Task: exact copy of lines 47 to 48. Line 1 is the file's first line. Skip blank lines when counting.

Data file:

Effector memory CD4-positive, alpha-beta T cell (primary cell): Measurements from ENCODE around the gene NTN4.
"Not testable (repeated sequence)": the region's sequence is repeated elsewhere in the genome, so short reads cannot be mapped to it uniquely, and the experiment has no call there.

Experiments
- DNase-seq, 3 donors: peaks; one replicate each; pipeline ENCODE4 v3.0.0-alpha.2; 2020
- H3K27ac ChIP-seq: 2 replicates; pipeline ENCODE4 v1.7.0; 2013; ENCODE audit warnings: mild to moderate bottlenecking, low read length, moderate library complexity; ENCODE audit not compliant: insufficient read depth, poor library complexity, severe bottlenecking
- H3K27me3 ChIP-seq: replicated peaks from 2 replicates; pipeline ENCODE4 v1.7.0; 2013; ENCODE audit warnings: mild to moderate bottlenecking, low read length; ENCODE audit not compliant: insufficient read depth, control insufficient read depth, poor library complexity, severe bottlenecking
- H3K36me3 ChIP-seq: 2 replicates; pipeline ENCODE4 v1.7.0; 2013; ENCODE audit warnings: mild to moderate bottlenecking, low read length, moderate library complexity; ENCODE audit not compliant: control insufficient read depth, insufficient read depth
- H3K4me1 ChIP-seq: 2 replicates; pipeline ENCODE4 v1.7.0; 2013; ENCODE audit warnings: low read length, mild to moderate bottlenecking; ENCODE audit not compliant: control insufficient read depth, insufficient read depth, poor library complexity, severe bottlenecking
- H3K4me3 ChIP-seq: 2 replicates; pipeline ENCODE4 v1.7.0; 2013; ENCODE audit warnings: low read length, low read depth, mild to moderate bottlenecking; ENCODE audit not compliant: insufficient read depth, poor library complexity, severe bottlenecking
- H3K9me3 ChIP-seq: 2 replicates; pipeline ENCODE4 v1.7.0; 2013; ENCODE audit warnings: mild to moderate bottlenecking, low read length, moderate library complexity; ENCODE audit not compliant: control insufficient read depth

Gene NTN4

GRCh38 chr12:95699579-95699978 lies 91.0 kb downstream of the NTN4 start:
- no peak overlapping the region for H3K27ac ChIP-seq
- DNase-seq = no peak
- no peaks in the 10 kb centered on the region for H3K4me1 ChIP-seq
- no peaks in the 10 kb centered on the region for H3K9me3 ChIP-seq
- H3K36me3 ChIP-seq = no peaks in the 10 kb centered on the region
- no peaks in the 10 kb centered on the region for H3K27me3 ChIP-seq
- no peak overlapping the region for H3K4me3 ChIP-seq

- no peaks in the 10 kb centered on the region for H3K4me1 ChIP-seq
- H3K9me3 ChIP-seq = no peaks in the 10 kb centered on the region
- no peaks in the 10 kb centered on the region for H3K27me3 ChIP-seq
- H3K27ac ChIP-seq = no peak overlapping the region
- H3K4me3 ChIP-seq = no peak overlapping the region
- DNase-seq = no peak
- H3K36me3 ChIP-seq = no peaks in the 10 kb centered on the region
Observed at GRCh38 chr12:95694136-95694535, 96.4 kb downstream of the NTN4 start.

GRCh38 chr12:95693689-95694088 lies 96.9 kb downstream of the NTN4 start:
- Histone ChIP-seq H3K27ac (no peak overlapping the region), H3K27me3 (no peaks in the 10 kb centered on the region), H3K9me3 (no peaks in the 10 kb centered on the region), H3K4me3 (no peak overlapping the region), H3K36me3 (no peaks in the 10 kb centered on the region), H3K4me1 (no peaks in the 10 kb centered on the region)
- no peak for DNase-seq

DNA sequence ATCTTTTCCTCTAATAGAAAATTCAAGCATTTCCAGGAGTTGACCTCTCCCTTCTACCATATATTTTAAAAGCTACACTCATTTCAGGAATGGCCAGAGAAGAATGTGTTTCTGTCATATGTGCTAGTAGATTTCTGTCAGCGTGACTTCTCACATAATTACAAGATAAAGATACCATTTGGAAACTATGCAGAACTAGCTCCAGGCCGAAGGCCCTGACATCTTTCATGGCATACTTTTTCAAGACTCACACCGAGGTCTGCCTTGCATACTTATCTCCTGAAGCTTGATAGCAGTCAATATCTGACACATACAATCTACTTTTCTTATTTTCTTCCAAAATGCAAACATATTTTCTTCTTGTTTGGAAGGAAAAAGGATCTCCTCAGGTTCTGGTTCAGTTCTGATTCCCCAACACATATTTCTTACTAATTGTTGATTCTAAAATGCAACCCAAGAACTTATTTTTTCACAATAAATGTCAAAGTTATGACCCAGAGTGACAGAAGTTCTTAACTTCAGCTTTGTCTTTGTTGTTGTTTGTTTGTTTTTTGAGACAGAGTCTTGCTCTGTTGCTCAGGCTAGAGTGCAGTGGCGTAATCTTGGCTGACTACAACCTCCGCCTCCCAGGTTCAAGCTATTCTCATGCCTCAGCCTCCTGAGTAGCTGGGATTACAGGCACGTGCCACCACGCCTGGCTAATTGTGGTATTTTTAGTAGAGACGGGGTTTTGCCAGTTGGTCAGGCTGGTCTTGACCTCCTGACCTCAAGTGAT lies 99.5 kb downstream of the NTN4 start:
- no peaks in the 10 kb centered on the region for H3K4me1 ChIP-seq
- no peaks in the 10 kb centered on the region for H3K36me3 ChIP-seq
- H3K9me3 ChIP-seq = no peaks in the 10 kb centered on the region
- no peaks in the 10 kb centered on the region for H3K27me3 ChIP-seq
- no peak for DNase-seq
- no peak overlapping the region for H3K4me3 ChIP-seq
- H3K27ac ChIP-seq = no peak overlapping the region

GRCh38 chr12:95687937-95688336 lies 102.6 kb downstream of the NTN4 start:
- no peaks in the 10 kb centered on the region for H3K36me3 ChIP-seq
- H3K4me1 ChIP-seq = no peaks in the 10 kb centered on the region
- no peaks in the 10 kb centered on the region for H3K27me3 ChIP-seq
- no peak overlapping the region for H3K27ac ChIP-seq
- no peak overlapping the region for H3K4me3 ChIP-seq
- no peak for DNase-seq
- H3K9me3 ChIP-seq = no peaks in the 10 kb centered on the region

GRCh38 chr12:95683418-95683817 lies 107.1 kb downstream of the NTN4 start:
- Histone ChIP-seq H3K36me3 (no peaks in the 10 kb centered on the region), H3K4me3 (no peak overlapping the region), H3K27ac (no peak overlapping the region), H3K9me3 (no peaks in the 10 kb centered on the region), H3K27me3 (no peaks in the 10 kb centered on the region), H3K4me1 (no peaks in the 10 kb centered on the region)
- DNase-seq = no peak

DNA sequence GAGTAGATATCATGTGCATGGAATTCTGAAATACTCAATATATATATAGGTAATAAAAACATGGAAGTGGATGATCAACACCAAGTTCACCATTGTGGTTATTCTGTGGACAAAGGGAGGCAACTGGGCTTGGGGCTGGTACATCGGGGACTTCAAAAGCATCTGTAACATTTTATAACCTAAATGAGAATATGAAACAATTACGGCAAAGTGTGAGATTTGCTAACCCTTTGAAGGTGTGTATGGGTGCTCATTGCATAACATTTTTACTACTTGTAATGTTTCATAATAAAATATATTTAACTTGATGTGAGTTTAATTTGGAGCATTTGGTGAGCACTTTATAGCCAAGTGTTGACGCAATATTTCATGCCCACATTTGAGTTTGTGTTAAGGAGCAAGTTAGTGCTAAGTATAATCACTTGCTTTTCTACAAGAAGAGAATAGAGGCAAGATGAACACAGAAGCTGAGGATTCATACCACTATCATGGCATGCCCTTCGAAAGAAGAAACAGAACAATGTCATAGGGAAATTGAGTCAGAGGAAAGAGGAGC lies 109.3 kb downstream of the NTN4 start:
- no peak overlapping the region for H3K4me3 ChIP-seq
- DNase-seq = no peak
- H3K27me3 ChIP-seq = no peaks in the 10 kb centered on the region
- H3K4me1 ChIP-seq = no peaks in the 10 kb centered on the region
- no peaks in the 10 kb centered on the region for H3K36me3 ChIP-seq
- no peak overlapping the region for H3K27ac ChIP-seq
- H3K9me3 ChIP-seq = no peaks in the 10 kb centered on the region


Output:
GRCh38 chr12:95683418-95683817 lies 107.1 kb downstream of the NTN4 start:
- Histone ChIP-seq H3K36me3 (no peaks in the 10 kb centered on the region), H3K4me3 (no peak overlapping the region), H3K27ac (no peak overlapping the region), H3K9me3 (no peaks in the 10 kb centered on the region), H3K27me3 (no peaks in the 10 kb centered on the region), H3K4me1 (no peaks in the 10 kb centered on the region)